There are different ways in which this is done.
- Roping in influencers . Remember ‘slim tea’ and ‘weight gain pills’?
- Roping in medical professionals to push the products onto their clients thereby creating a word of mouth promotion.
- Publishing misleading data on how the food item helps build good health, via renowned publishing houses.
Let’s bust some myths today.
Food Marketing Fact #1 : Vegetable oils are made of vegetables so they are cholesterol free.
Nutritionist’s Take : Refined vegetable oils are processed so much that their antioxidant capacities are severely reduced. They are mixed with other synthetic fats which further weaken their ability to be nutritionally beneficial for the human body.
Replace all your refined vegetable oils with clean oil/fats like ghee, unsalted butter made of organic A2 milk, coconut oil, peanut oil, mustard oil and olive oils. The virgin cold pressed versions are healthier as they are not processed and are organic.
Food Marketing Fact #2: Packaged breakfast cereals (ready-to-eat, instant cereals and oats) are good to start the day with.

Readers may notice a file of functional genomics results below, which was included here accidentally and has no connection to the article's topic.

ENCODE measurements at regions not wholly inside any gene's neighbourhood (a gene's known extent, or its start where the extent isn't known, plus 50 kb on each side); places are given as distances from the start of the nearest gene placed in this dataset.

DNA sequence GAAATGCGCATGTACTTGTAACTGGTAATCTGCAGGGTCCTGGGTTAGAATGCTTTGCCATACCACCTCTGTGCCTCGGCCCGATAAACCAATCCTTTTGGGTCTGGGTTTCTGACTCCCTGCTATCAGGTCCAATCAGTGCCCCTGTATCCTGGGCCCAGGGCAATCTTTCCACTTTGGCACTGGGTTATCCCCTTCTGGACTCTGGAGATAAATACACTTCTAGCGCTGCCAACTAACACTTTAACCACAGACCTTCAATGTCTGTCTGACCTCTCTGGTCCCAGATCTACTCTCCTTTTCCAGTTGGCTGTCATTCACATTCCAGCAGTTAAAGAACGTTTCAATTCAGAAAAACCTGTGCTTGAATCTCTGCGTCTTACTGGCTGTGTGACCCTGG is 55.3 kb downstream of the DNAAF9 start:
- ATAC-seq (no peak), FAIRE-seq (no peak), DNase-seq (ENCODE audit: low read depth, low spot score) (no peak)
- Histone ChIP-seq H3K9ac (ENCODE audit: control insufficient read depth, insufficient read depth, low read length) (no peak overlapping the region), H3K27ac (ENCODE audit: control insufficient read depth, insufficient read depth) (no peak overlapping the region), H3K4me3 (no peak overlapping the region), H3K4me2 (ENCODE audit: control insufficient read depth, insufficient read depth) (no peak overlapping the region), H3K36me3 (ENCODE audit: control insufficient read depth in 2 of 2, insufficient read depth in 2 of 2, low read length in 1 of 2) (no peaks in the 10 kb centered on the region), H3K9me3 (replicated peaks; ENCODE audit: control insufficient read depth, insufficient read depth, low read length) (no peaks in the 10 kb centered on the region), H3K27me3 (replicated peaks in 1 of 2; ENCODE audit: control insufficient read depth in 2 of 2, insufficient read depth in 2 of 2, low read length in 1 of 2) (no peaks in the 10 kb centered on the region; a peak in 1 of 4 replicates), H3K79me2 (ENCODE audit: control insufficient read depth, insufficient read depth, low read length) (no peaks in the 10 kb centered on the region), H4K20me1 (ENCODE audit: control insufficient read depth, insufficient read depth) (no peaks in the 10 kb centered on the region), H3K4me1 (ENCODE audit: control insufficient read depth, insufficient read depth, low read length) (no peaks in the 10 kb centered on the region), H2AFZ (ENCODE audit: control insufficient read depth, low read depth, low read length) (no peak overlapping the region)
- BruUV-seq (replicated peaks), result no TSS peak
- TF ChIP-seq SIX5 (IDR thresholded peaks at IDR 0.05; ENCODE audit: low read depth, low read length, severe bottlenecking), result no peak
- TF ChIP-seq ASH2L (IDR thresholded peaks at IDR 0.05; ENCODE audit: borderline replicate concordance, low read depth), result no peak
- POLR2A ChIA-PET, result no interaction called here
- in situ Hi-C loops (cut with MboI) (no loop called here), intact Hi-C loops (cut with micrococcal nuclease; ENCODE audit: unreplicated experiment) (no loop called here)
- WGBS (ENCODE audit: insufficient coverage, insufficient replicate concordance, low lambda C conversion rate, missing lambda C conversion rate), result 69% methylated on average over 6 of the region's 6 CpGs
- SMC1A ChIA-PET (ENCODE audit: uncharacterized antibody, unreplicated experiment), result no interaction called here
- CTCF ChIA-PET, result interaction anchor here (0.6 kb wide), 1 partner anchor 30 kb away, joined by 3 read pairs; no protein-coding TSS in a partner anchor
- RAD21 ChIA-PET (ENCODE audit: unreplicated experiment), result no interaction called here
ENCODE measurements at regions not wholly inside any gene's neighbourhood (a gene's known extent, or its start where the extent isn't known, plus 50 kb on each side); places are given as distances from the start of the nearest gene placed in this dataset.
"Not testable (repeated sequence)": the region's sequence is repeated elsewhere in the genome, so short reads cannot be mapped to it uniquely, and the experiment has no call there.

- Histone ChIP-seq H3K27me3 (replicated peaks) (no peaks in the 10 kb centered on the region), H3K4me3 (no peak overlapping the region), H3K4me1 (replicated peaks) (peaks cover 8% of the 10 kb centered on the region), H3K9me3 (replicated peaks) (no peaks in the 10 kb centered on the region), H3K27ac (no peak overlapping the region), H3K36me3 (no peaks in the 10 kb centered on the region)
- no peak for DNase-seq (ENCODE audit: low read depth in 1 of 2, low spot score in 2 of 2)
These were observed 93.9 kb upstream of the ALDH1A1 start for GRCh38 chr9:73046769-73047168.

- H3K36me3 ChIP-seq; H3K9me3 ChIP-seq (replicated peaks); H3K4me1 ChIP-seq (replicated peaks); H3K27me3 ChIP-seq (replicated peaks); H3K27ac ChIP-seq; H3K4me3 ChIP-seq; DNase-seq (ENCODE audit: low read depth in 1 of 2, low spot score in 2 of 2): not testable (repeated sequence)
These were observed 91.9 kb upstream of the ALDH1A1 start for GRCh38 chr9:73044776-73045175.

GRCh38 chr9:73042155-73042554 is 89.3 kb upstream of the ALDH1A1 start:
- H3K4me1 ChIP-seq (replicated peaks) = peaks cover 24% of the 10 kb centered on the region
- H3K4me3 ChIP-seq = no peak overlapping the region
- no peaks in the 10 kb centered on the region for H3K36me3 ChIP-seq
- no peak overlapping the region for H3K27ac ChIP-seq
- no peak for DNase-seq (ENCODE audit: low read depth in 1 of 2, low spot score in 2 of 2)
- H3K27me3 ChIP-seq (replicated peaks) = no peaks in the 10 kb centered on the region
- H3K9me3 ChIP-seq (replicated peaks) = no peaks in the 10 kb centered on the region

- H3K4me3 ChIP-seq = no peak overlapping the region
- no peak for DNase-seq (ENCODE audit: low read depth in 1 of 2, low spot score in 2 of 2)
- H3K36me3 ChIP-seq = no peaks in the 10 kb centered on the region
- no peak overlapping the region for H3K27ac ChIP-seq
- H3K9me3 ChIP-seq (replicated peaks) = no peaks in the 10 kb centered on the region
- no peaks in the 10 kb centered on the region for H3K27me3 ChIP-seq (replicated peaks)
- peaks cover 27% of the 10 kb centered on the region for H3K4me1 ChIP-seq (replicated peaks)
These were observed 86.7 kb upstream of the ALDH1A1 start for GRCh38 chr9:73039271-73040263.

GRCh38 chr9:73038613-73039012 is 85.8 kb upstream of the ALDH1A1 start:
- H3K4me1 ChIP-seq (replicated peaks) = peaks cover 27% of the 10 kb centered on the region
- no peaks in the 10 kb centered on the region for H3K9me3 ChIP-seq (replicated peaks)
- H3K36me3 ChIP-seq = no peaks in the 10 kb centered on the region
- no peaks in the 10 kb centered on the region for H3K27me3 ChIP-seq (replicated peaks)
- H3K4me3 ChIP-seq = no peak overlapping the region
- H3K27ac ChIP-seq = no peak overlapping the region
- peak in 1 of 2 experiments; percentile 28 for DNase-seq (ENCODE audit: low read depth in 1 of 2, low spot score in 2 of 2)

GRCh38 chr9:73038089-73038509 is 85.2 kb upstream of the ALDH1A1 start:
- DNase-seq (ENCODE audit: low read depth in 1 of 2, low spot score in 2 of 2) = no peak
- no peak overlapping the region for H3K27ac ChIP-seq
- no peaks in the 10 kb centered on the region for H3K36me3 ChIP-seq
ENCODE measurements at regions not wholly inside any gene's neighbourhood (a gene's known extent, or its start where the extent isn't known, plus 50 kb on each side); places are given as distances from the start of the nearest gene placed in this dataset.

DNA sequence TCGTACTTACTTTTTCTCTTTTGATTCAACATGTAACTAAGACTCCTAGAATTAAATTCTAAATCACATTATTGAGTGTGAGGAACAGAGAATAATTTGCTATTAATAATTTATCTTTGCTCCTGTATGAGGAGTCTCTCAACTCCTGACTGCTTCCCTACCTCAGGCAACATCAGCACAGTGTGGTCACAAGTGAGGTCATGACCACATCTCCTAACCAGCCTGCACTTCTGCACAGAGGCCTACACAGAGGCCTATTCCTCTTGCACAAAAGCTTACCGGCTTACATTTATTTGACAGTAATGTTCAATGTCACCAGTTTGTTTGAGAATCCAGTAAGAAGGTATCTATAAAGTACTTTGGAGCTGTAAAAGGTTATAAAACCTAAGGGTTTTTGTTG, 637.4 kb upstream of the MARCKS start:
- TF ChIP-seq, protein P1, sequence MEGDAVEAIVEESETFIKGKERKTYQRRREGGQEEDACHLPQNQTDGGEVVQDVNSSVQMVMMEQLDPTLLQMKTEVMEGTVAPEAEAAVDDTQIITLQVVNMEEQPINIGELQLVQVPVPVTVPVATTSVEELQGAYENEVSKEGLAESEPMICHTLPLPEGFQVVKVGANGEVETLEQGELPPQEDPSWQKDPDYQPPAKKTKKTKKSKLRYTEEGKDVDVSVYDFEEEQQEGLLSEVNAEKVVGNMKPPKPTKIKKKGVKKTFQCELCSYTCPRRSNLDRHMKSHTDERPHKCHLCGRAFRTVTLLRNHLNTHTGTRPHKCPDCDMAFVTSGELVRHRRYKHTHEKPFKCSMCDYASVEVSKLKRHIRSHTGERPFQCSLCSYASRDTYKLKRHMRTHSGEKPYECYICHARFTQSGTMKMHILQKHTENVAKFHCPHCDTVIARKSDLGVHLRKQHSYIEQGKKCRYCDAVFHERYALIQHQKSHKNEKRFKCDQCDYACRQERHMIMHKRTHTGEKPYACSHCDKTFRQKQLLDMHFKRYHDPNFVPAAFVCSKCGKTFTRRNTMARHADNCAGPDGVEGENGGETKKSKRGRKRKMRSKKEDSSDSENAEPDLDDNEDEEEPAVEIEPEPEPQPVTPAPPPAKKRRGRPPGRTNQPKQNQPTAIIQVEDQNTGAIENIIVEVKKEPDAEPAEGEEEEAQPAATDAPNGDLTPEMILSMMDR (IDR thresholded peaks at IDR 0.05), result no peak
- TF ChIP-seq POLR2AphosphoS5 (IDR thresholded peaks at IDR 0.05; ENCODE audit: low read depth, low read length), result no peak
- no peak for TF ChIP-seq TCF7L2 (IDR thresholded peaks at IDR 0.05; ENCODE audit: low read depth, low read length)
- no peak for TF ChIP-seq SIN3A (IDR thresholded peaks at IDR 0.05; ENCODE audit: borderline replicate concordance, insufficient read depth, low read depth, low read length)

Nutritionist’s Take : Anything that is instant or ready to eat in 5 minutes is not something that should be on your plate.
Take ramen or instant oats, corn flakes, instant muesli, ready to cook curries, powders, pastes , canned fruit and veggies for instance.
These are loaded with preservatives and high fructose , corn syrup , sodium and other minerals that spike your blood sugar levels and blood pressure levels instantly. Especially if you are consuming them in the morning.
So if you’re opting for instant oats instead of ramen in the morning, it is the same. You are not getting any nutritional benefit, the instant oats are processed so much that they lose most of their fibre and nutrients.